Former Rams player Eric Dickerson bashes NFL, praises his 3 moms

By Kathryn Barnes

Rams player Eric Dickerson stretches his leg muscles on September 23, 1985. Photo courtesy of Los Angeles Public Library Photo Collection.

Eric Dickerson, a member of the Pro Football Hall of Fame and a former running back for the LA Rams, thinks this may be the year his old team goes all the way. “I think we’re gonna make it,” he tells KCRW from his Calabasas home ahead of the NFC Championship Game at SoFi Stadium on January 30. 

Dickerson holds three NFL records: 2,105 rushing yards in a season, 1,808 rushing yards in a rookie season, and 248 rushing yards in a playoff game. His new memoir, “Watch My Smoke: the Eric Dickerson Story,” recounts the experiences he’s had on and off the football field, both good and bad.

Dickerson’s Hall of Fame career was often overshadowed by his contentious disputes with Rams management about his contract, which is detailed in his new memoir. Photo courtesy of Haymarket Books.

On his untraditional family: “That’s not your mom”

When Dickerson was 15 years old, he found out that the person he thought was his mother, Viola, was actually his great-great-aunt. A woman who lived next door that he thought was his sister, Helen, was actually his biological mother. Dickerson’s biological father, Richard Seal, was a running back at Prairie View College in Texas.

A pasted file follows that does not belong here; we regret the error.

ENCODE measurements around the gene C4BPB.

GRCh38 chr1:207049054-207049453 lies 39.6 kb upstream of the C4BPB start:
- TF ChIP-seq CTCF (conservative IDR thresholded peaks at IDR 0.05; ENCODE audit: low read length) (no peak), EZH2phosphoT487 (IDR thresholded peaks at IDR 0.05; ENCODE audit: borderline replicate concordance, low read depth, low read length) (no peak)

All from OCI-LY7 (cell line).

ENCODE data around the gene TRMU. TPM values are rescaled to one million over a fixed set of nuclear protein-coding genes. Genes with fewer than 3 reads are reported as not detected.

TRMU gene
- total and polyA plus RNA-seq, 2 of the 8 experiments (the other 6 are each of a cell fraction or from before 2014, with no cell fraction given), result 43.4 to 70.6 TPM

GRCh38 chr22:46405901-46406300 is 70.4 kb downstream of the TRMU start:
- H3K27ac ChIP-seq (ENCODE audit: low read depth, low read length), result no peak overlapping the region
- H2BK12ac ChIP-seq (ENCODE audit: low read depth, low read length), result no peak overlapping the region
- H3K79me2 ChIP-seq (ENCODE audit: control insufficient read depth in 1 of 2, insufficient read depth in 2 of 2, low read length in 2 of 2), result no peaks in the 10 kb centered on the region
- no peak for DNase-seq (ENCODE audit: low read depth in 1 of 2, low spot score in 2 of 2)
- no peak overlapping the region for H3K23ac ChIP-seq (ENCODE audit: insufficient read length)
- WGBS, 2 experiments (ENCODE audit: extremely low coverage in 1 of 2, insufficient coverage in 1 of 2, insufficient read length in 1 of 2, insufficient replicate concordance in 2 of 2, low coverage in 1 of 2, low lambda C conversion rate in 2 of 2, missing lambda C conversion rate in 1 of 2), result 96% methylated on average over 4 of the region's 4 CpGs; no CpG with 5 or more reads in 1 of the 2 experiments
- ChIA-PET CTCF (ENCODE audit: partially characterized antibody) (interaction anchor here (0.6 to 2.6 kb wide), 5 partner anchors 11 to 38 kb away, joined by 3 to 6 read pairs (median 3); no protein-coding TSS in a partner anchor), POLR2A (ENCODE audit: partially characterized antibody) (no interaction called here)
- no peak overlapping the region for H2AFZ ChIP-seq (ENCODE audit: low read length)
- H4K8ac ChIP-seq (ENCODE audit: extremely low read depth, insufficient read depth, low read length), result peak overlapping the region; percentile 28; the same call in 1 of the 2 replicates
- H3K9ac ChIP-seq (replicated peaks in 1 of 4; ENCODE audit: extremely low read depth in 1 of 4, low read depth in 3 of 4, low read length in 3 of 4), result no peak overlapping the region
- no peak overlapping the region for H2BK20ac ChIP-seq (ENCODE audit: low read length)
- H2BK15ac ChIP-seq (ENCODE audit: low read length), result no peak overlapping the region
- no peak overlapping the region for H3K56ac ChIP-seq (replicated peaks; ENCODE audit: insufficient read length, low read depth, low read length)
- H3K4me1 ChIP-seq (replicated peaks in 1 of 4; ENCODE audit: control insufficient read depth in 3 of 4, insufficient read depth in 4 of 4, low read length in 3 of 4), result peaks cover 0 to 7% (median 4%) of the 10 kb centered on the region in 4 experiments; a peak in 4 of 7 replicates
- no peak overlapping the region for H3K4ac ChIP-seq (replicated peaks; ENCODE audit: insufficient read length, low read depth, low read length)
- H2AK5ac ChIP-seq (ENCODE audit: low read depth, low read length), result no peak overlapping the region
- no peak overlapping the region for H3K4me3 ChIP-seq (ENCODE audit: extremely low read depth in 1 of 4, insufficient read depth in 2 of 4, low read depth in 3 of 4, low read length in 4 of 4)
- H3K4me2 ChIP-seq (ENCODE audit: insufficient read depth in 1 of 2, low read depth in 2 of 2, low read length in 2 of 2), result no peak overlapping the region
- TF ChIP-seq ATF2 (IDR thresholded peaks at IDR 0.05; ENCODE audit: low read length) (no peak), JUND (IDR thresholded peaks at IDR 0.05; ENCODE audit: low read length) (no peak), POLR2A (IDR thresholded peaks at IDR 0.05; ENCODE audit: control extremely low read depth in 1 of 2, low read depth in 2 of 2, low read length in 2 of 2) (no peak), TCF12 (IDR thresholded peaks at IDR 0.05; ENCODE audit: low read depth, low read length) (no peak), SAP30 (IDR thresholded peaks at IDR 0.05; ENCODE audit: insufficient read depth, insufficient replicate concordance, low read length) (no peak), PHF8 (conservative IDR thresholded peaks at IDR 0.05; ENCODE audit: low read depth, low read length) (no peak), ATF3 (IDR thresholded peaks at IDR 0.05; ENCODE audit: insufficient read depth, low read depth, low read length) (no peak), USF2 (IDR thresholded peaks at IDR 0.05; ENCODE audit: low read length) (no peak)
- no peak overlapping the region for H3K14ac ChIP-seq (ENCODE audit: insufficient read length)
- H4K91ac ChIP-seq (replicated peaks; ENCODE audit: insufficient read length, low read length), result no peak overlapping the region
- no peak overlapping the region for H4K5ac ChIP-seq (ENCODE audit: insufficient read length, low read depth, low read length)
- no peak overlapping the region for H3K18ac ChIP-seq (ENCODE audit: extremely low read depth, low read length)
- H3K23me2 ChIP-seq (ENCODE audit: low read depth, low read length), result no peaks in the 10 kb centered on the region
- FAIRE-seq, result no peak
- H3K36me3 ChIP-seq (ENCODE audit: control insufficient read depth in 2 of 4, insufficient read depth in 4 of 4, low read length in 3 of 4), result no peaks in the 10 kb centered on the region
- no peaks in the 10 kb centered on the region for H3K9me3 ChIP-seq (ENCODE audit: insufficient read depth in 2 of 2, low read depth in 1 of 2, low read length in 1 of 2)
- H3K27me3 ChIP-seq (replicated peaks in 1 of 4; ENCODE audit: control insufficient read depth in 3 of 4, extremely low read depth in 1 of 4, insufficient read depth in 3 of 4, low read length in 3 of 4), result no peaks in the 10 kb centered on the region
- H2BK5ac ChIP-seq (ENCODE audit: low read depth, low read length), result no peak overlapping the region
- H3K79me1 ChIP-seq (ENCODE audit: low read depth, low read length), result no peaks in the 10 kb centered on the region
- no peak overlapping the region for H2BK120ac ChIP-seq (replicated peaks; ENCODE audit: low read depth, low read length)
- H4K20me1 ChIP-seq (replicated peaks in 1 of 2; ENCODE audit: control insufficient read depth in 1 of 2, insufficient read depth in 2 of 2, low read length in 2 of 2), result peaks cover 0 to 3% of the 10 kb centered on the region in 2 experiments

“My mother was 15 when she got pregnant,” he says. “She couldn't afford to take care of me.”

In a sense, Dickerson says, he was raised by three moms.

“It was like having my real grandmother, my real mother, but I had my adopted mother, Viola, which I called mama.”

Eric Dickerson is now 61 years old and lives in Calabasas. Photo courtesy of Wasserman.

On the NFL: “It's really messed up, how they treat the players”

Dickerson believes he suffers from Chronic Traumatic Encephalopathy (CTE) from repeated blows to the head on the field.

“I’ve been tested, but you really can't find out till you die,” he says, and criticizes the NFL for not taking care of their players, especially retired players like himself who do not receive health care nor an adequate pension, in his eyes.

“Guys need health care. You need a pension you can be proud of,” he says. “The NFL gave me a life that I'm happy that I have. I thank God for it. But I just feel like it really is disrespectful, so disrespectful to the players that make the game great.”

Dickerson played college football for Southern Methodist University and played professionally for the Los Angeles Rams, Indianapolis Colts, Los Angeles Raiders, and Atlanta Falcons. Photo courtesy of SMU/Wasserman.

He points out that the NBA and MLB have much better health care and pension plans.

“It's embarrassing when guys that I know who played baseball and basketball, and we talk about our contracts and they say, ‘Really, what?’ They’re shocked. Like, ‘What kind of union do y'all have?’ Well, our union is a bunch of crap,” he says.

On that song: “I told those guys this is a bad idea”

The LA Rams recorded a music video in 1986 that Dickerson still can’t bear to hear. “I told those guys, I said, ‘This is a bad idea.’ I swear I told them, ‘I can’t do this.’”

Yet there he is, in his #29 jersey, rapping about being the Rams’ “top gun,” liking brainy ladies, and how to ram it just right.

“Every time it would play, if I was white I’d turn red, let’s put it that way.”

Sorry, Mr. Dickerson, we have to share it.



  • Eric Dickerson - former player for LA Rams, author of “Watch My Smoke”